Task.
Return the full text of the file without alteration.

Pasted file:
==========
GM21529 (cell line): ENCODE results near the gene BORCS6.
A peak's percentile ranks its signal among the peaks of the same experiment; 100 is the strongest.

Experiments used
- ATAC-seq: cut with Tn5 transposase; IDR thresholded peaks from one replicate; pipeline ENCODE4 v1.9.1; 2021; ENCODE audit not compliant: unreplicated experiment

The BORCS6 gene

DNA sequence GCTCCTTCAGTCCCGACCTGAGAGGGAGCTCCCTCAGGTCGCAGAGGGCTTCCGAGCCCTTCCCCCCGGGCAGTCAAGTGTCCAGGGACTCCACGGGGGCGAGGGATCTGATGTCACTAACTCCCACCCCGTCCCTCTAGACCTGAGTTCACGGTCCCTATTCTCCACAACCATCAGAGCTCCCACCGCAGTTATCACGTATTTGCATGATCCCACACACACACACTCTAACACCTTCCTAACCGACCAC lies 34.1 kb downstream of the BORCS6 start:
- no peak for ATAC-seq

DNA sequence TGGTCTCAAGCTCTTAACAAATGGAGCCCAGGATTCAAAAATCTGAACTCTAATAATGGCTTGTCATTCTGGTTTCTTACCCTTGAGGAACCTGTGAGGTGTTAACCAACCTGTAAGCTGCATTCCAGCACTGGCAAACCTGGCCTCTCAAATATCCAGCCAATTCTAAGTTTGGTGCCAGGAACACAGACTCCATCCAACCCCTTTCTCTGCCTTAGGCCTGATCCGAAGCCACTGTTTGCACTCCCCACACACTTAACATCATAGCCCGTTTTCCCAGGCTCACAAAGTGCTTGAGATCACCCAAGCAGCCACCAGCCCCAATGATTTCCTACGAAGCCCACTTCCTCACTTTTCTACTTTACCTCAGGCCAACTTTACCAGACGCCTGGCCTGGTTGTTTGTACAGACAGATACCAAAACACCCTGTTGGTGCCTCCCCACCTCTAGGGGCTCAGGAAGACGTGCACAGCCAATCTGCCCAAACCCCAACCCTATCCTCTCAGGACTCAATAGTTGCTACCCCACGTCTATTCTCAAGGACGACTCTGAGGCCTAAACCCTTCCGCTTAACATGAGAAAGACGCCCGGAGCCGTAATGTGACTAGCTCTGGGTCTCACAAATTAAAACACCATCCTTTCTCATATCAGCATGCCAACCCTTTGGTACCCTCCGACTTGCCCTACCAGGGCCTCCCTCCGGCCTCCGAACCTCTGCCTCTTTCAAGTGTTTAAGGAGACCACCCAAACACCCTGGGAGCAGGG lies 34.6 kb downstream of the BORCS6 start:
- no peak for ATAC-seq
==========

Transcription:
GM21529 (cell line): ENCODE results near the gene BORCS6.
A peak's percentile ranks its signal among the peaks of the same experiment; 100 is the strongest.

Experiments used
- ATAC-seq: cut with Tn5 transposase; IDR thresholded peaks from one replicate; pipeline ENCODE4 v1.9.1; 2021; ENCODE audit not compliant: unreplicated experiment

The BORCS6 gene

DNA sequence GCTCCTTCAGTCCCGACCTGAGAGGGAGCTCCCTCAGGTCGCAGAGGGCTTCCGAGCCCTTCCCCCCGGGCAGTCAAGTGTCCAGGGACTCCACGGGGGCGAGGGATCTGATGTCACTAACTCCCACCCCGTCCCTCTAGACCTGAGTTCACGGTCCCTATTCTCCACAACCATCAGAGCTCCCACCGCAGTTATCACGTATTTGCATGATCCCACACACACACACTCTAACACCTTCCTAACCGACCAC lies 34.1 kb downstream of the BORCS6 start:
- no peak for ATAC-seq

DNA sequence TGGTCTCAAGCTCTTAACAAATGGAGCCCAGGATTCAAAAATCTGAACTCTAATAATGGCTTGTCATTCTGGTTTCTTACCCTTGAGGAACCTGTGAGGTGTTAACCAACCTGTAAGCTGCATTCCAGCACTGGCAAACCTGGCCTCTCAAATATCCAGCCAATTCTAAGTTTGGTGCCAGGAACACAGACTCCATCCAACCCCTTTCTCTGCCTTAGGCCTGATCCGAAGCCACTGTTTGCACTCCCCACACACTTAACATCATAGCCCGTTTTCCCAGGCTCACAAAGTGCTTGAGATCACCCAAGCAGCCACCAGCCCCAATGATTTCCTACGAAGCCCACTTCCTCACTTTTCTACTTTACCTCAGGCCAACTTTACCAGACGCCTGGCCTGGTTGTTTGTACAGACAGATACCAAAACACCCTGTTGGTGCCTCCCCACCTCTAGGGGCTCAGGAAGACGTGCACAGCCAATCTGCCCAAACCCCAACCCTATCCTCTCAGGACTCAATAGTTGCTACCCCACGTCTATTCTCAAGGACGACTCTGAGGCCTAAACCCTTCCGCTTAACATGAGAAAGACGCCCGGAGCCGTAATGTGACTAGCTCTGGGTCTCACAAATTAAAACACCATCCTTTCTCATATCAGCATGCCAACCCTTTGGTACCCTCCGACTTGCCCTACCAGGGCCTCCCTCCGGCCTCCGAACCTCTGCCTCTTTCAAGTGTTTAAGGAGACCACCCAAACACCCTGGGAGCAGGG lies 34.6 kb downstream of the BORCS6 start:
- no peak for ATAC-seq